In a coauthored essay in Re/code titled "Protecting the Internet from Government Control," Reps. Fred UptonFrederick (Fred) Stephen UptonUpton becomes first member of Congress to vote to impeach two presidents The Hill's Morning Report - Trump impeached again; now what? Kinzinger says he is 'in total peace' after impeachment vote MORE (R-Mich.), Henry WaxmanHenry Arnold WaxmanThe Hill's Top Lobbyists 2020 Focus on cabinet nominees' effectiveness and expertise, not just ideology Lobbying groups received millions in PPP loans MORE (D-Calif.), Ed RoyceEdward (Ed) Randall RoyceCalifornia was key factor in House GOP's 2020 success Top donor allegedly sold access to key politicians for millions in foreign cash: report Here are the 17 GOP women newly elected to the House this year MORE (R-Calif.) and Eliot EngelEliot Lance EngelState Department sets up new bureau for cybersecurity and emerging technologies How Congress dismissed women's empowerment 2020: A year in photos MORE (D-N.Y.) argue that the United States must not hand over Internet governance to the International Telecommunications Union (ITU), controlled by 193 nations, or a similar international organization.

In no uncertain terms, the essay's authors, a foursome of committee chairs and ranking members, assert: "Handing over the reins of Internet governance to a body like the ITU would imperil the Internet at a time when its dynamism and innovation are benefitting more people around the globe than ever before." They warn that the current multi-stakeholder model for Internet governance must prevail if more countries around the world are to realize the transformative benefits of Internet connectivity.

Indeed, their conclusion could not be any more blunt:

It is critical that, on issues of Internet governance, the ITU-member states refrain from changing the current, well-functioning system. For continued advancement of the Internet, the world must maintain multi-stakeholder governance and reject efforts to recast the ITU or any other similar intergovernmental entity as an international Internet regulator.

I applaud this strong bipartisan expression of support for maintaining the current multi-stakeholder Internet governance approach in which private-sector and civil society organizations play dominant roles. But there is a persistent campaign underway by many ITU member countries to supplant the existing system with a regime in which governments would control the Internet. As the congressmen wryly observe, many of the countries at the forefront of this campaign do not "share our nation's passion for free expression."

To say the least.


But there are a few lines buried in the essay well worth highlighting, especially in light of President Obama's recent statement explicitly asking the supposedly independent Federal Communications Commission (FCC) to adopt burdensome new net neutrality mandates by classifying Internet service providers as "telecommunications" providers under Title II of the Communications Act. Worth highlighting because, as the four congressmen state: "The ITU dates back to 1865, when it was established as the International Telegraph Union to coordinate the delivery of telegraphs among nations. Governments are the only voting members. Whether 'telegraph' or 'telecommunications,' ITU's mandate was never to cover the Internet."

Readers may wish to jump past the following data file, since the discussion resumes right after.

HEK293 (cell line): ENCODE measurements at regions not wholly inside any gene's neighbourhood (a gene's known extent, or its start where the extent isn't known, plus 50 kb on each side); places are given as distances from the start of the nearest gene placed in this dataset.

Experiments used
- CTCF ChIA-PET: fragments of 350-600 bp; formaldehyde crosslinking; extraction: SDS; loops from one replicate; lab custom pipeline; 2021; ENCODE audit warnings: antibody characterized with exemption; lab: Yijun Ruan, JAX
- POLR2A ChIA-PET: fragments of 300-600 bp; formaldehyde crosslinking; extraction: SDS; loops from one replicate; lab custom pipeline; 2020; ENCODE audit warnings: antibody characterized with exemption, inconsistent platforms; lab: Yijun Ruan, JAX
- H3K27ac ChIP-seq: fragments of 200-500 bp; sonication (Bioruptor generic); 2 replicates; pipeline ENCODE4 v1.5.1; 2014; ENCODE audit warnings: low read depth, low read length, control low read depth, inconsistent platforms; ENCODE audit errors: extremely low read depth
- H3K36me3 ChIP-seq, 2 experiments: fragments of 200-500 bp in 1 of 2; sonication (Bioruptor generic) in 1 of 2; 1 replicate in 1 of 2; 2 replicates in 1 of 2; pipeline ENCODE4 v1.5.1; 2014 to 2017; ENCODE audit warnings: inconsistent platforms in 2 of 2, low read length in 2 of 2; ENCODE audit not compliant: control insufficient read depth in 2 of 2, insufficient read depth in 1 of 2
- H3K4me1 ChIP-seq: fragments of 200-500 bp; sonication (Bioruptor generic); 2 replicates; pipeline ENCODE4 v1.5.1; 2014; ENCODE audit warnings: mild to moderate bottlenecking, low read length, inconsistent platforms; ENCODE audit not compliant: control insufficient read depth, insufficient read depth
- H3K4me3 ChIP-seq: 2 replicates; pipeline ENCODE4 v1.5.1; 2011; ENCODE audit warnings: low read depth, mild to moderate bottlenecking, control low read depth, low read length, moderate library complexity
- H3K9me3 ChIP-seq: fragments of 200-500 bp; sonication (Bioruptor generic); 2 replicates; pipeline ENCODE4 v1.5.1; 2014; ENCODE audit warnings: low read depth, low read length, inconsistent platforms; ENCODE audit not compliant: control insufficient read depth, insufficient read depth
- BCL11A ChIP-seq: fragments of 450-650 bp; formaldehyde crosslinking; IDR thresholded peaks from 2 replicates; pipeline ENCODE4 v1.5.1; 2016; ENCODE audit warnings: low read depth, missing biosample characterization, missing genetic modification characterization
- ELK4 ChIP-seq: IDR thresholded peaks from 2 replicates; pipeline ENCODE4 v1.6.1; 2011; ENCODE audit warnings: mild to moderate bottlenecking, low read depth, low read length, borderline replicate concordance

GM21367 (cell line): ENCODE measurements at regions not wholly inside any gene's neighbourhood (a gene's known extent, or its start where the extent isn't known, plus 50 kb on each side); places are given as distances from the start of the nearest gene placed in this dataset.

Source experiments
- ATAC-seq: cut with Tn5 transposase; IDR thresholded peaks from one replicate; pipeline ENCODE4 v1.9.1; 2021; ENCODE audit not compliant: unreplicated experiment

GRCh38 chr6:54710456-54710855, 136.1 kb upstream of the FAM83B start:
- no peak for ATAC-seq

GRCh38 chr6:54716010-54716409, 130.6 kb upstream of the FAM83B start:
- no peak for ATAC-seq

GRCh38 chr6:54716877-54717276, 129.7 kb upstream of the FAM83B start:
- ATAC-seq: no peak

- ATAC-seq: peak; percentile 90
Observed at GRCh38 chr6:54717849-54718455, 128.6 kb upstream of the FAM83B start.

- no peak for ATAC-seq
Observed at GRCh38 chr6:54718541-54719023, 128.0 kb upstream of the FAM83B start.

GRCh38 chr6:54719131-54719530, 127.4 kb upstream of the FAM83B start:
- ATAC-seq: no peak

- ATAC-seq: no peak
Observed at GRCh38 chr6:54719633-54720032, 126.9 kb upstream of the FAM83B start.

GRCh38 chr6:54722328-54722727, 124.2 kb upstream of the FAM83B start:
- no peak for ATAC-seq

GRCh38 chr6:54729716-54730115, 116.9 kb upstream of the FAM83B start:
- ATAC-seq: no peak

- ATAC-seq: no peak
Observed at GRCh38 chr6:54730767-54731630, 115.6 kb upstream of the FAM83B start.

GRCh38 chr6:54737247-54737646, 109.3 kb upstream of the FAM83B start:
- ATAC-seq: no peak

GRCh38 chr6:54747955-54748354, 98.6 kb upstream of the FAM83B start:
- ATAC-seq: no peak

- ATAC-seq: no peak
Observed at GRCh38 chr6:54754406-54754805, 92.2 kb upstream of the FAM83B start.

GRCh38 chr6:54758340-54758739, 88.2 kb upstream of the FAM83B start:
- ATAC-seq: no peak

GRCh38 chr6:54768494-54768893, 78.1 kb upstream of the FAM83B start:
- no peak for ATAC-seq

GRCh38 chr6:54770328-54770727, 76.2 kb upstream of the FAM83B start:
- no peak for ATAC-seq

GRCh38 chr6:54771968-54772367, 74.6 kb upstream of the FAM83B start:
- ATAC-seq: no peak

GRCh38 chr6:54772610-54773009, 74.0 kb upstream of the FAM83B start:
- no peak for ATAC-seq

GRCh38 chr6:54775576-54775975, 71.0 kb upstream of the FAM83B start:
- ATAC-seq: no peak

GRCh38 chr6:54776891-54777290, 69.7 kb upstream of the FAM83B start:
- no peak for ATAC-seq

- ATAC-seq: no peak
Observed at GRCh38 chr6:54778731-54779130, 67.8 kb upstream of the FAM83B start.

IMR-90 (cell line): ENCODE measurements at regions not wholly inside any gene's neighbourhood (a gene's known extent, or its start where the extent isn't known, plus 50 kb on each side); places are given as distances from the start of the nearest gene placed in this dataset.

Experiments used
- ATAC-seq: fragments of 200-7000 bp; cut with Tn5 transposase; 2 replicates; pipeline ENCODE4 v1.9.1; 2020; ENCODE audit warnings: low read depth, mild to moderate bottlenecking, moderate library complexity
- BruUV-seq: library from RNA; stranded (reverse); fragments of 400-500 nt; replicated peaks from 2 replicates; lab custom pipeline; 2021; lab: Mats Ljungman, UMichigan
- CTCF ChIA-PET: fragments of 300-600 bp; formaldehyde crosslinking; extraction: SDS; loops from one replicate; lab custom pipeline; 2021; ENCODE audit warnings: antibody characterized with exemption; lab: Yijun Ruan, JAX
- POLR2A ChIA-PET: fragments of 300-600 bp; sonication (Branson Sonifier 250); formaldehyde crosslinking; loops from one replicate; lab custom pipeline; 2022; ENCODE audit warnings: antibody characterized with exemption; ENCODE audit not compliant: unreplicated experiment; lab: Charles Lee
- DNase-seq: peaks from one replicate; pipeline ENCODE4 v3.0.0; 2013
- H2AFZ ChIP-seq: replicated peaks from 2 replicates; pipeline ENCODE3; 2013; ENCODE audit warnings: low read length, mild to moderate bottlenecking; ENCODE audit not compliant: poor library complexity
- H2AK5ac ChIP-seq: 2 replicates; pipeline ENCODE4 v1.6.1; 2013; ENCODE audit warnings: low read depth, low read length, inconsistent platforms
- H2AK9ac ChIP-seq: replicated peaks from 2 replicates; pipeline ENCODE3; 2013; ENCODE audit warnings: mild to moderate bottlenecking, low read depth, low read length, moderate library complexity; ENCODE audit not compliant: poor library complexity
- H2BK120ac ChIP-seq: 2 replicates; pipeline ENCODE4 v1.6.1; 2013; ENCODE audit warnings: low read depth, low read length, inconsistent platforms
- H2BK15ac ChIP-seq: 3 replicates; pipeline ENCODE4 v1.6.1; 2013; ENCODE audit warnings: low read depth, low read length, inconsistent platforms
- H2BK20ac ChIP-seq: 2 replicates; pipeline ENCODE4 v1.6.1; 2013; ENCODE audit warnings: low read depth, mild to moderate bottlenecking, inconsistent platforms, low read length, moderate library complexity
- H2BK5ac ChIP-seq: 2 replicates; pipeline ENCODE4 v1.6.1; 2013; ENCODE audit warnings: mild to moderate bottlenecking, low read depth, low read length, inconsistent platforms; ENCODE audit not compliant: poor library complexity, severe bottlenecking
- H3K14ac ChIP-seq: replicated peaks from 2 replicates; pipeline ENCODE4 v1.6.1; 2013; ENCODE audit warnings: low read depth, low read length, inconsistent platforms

Yes, that's right. What the ITU regulates, by the very terms of its operative agreement, is "telecommunications," and the agreement recognizes the right of each country to regulate telecommunications as it sees fit. So there is more than a little irony in the fact that Obama is asking the FCC to classify Internet services as regulated telecommunications services (which they are not now) and the FCC's chairman, Tom Wheeler, appears prepared to go along with the presidential direction.

I say "more than a little irony" because the Title II telecommunications designation by the FCC likely will have real-world impacts far more consequential than merely ironical. As I pointed out previously in this space, the effect of the FCC's regulation of Internet providers as telecommunications providers is likely to be just what Messrs. Upton, Waxman, Royce and Engel claim they wish to avoid — that is, the action will make it more likely that other countries will succeed in their quest to put Internet governance under government control.

In other words, despite any protestations to the contrary that may be uttered by U.S. officials, the FCC's action regulating Internet providers will speak louder than any justifications the agency may offer. Other countries, like China, Iran, Cuba and Russia, with unmistakable designs on exerting more control over Internet communications, will seize upon the FCC's new claim of regulatory authority as a justification for their own actions.

So, while I commend Reps. Upton, Waxman, Royce and Engel for their letter warning against attempts by foreign governments to take over control over the Internet, I also thank them for calling attention to the fact our own government, at President Obama's insistence, appears poised to act in a way that almost certainly will facilitate just such a control grab.

May is president of the Free State Foundation, an independent free market-oriented think tank located in Rockville, Md.